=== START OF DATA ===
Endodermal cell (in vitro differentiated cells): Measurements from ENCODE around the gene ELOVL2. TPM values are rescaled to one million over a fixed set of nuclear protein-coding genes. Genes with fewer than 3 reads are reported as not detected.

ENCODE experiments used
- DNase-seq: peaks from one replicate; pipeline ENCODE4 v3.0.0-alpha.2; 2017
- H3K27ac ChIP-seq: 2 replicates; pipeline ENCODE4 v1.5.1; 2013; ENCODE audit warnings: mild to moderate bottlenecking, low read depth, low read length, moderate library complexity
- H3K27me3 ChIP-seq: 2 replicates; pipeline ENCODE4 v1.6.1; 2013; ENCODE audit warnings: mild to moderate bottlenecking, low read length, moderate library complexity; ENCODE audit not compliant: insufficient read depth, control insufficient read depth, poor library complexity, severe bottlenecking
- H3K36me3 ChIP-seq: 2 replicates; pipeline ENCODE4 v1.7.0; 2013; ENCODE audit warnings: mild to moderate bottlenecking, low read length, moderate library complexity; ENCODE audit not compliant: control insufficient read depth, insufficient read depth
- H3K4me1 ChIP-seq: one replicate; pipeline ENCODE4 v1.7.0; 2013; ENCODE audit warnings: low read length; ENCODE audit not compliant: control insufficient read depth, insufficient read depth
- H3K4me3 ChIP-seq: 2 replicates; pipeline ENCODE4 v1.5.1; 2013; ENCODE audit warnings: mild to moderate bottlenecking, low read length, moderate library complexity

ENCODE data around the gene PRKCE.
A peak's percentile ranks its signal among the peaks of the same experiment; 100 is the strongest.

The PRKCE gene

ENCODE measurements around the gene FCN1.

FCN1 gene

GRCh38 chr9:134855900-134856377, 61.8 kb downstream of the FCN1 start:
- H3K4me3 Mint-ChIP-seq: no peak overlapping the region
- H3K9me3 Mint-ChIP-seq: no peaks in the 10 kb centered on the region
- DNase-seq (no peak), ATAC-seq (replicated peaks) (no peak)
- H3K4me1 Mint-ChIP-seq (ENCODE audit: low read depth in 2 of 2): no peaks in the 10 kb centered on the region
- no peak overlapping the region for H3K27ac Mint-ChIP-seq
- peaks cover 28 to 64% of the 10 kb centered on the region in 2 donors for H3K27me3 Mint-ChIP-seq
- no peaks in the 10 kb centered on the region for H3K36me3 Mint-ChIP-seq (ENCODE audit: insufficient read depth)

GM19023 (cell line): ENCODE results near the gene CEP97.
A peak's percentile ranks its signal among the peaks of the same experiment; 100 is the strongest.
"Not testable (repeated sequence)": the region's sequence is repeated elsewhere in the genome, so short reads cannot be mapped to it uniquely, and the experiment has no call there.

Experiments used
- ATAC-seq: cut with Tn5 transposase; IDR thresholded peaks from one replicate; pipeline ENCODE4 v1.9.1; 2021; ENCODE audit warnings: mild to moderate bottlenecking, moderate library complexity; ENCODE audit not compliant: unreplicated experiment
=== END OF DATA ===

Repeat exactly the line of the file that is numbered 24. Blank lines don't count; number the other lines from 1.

"Not testable (repeated sequence)": the region's sequence is repeated elsewhere in the genome, so short reads cannot be mapped to it uniquely, and the experiment has no call there.